RETURN ON INVESTMENT
GOOD GARDEN DESIGN PAYS OFF
The earth will make several trips around the sun before you might chill in the shade of a newly planted tree. When it comes to investments, it may take some time to reap the rewards. The same is true with garden design and creation. But there is something amazingly satisfying about experiencing a maturing garden. A simple example may be when you find yourself smiling as a sea of grape hyacinths you planted in October create a blue wave in early spring. Another spring blub that continues to fascinate me is Allium or ornamental onion. Their flowers can range from baseball to volleyball in size and it sometimes reminds me of a very slow-motion firework emerging from the ground. Feel free to check out another of my writings that relate to spring bulbs here:
In these days of instant everything, it may be difficult to grasp the concepts of anticipation and delayed gratification but good garden creation takes time. Plants take time to mature but some of their beauty comes from slowly witnessing their growth. There are those that, if they have the resources (cash) think they can replicate instant maturity by buying huge plants. I don’t recommend this. It’s expensive and there is much more risk in moving mature plants from one location to another. I believe I covered this in another writing called Tree Talk.
In a more literal sense, investing in a well-designed garden does indeed pay off. When it comes to selling a property, curb appeal is paramount and this starts with how that property is perceived even before the tires roll onto the drive. As usual, I’m speaking from a very biased and personal viewpoint but I believe that sturdy, long-lived, well-placed tree species make all the difference. There are also those who view the landscape as nothing but a maintenance hassle. If you’re one of those, what are you doing reading my posts? Move on to writings about evergreens and fake grass.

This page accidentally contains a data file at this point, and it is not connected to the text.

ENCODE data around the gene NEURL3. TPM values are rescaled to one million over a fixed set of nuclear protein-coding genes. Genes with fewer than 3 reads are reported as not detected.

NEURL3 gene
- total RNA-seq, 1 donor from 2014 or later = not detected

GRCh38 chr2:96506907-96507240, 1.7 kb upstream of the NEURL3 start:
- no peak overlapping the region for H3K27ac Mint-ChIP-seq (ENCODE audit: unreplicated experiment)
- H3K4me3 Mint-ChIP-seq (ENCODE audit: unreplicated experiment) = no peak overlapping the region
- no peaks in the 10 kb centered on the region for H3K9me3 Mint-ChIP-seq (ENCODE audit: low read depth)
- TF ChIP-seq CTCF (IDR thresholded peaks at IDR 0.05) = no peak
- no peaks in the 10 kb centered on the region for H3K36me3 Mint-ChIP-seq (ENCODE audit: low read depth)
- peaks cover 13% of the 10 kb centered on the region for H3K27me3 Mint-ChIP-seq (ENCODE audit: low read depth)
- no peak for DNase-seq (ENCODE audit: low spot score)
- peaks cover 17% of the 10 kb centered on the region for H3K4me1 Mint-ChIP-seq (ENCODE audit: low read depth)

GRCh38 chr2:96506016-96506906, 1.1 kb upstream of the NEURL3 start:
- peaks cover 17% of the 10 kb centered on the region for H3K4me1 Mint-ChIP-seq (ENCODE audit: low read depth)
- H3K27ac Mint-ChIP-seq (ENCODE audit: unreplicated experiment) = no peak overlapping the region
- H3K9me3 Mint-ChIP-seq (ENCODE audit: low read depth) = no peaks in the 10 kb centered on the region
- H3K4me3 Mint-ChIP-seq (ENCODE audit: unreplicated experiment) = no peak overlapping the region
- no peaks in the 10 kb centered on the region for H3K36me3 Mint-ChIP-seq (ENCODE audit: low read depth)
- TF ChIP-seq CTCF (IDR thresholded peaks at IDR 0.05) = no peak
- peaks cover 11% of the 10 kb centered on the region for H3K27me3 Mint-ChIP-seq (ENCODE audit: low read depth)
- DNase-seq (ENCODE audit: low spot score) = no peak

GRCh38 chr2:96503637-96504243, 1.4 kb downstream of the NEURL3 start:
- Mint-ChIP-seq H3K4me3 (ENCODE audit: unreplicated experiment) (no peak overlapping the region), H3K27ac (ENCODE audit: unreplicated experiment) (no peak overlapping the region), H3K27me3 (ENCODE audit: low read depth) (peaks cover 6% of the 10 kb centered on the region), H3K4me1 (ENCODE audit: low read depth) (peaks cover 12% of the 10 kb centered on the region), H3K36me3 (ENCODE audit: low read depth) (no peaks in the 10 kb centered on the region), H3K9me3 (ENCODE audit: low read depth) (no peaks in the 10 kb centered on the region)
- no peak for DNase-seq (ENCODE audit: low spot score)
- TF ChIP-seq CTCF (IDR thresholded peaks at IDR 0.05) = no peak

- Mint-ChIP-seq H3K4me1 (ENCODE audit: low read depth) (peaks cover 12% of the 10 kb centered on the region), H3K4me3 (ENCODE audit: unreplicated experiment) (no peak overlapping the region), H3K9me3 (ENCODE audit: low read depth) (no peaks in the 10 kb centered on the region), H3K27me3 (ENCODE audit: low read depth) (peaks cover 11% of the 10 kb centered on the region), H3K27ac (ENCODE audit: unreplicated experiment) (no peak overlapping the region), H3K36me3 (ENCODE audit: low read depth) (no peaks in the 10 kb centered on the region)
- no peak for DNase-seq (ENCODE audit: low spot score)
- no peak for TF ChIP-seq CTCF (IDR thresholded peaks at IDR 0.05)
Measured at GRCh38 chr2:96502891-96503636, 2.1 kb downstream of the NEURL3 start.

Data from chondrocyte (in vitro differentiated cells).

For the rest of you, I say when it comes to plants, try to broaden your views of what is valuable and consider not only bloom color but how a plant helps create a rich and sustainable habitat as well. I’ve gone on about the benefit of choosing native plants in past writings but there is much to be said of plants that have multi-seasonal benefits (spring blooms, summer shade, fall color, and winter fruit). Serviceberry – Amelanchier sp. and Dogwood (Cornus) come to mind here.
As a past professor, I used to venture into many high schools to not only recruit for our major but just to get the word out to young minds just how cool landscape architecture is. Rarely did one of those sessions pass when a student failed to ask “How much money can I make in horticulture or landscape design?” After listing off several of my former students who are making much more than I was, I would inevitably respond with this line. “Wealth is measured in other ways than money”. The same is true with our garden investments. While a realtor or economist may argue about the value of a garden, as a homeowner and hopefully a lover of all things growing, you should rest easy in knowing that every dollar planted in the exterior of your property will not diminish in value.